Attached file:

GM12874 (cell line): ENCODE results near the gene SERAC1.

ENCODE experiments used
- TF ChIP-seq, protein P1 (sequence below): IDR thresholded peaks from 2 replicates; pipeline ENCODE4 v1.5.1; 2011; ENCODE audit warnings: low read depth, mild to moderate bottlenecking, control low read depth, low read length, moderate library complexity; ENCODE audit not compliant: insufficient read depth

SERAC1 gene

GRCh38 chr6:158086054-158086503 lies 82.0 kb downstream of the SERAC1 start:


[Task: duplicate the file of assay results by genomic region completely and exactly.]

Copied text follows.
GM12874 (cell line): ENCODE results near the gene SERAC1.

ENCODE experiments used
- TF ChIP-seq, protein P1 (sequence below): IDR thresholded peaks from 2 replicates; pipeline ENCODE4 v1.5.1; 2011; ENCODE audit warnings: low read depth, mild to moderate bottlenecking, control low read depth, low read length, moderate library complexity; ENCODE audit not compliant: insufficient read depth

SERAC1 gene

GRCh38 chr6:158086054-158086503 lies 82.0 kb downstream of the SERAC1 start: